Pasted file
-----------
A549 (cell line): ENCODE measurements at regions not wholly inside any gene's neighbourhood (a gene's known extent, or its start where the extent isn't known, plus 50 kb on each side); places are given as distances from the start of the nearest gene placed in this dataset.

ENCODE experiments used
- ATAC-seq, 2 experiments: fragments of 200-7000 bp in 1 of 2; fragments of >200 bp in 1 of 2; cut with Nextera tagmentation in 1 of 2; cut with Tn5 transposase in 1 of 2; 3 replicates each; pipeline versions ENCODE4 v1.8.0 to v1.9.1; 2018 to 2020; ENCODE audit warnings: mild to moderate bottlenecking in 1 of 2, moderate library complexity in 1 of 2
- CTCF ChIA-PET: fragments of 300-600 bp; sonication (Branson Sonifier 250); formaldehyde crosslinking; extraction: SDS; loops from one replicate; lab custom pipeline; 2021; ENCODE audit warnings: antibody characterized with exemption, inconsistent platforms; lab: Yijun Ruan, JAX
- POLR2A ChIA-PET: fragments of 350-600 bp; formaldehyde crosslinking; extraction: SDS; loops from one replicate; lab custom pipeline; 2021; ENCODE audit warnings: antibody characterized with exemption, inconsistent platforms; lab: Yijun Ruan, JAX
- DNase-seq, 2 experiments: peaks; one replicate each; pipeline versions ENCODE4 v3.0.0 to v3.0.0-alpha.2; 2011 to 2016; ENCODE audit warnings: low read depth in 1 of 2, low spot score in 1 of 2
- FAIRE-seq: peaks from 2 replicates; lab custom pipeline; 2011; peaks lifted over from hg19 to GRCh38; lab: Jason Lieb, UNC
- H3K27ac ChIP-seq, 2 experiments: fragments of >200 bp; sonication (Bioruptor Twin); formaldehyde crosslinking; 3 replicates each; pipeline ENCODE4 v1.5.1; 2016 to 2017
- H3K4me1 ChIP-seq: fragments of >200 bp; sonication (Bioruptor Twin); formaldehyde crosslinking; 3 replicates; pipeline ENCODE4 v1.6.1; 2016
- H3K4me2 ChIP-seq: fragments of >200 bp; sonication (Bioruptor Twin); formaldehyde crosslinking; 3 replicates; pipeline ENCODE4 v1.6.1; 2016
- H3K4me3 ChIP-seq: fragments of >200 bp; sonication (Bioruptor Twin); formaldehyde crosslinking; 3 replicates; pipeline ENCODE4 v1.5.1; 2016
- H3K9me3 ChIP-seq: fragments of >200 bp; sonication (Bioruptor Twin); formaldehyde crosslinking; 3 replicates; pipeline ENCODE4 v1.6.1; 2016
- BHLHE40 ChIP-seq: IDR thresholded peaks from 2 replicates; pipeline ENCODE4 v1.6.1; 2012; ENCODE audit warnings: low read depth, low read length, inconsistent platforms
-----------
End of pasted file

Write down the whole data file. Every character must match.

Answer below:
A549 (cell line): ENCODE measurements at regions not wholly inside any gene's neighbourhood (a gene's known extent, or its start where the extent isn't known, plus 50 kb on each side); places are given as distances from the start of the nearest gene placed in this dataset.

ENCODE experiments used
- ATAC-seq, 2 experiments: fragments of 200-7000 bp in 1 of 2; fragments of >200 bp in 1 of 2; cut with Nextera tagmentation in 1 of 2; cut with Tn5 transposase in 1 of 2; 3 replicates each; pipeline versions ENCODE4 v1.8.0 to v1.9.1; 2018 to 2020; ENCODE audit warnings: mild to moderate bottlenecking in 1 of 2, moderate library complexity in 1 of 2
- CTCF ChIA-PET: fragments of 300-600 bp; sonication (Branson Sonifier 250); formaldehyde crosslinking; extraction: SDS; loops from one replicate; lab custom pipeline; 2021; ENCODE audit warnings: antibody characterized with exemption, inconsistent platforms; lab: Yijun Ruan, JAX
- POLR2A ChIA-PET: fragments of 350-600 bp; formaldehyde crosslinking; extraction: SDS; loops from one replicate; lab custom pipeline; 2021; ENCODE audit warnings: antibody characterized with exemption, inconsistent platforms; lab: Yijun Ruan, JAX
- DNase-seq, 2 experiments: peaks; one replicate each; pipeline versions ENCODE4 v3.0.0 to v3.0.0-alpha.2; 2011 to 2016; ENCODE audit warnings: low read depth in 1 of 2, low spot score in 1 of 2
- FAIRE-seq: peaks from 2 replicates; lab custom pipeline; 2011; peaks lifted over from hg19 to GRCh38; lab: Jason Lieb, UNC
- H3K27ac ChIP-seq, 2 experiments: fragments of >200 bp; sonication (Bioruptor Twin); formaldehyde crosslinking; 3 replicates each; pipeline ENCODE4 v1.5.1; 2016 to 2017
- H3K4me1 ChIP-seq: fragments of >200 bp; sonication (Bioruptor Twin); formaldehyde crosslinking; 3 replicates; pipeline ENCODE4 v1.6.1; 2016
- H3K4me2 ChIP-seq: fragments of >200 bp; sonication (Bioruptor Twin); formaldehyde crosslinking; 3 replicates; pipeline ENCODE4 v1.6.1; 2016
- H3K4me3 ChIP-seq: fragments of >200 bp; sonication (Bioruptor Twin); formaldehyde crosslinking; 3 replicates; pipeline ENCODE4 v1.5.1; 2016
- H3K9me3 ChIP-seq: fragments of >200 bp; sonication (Bioruptor Twin); formaldehyde crosslinking; 3 replicates; pipeline ENCODE4 v1.6.1; 2016
- BHLHE40 ChIP-seq: IDR thresholded peaks from 2 replicates; pipeline ENCODE4 v1.6.1; 2012; ENCODE audit warnings: low read depth, low read length, inconsistent platforms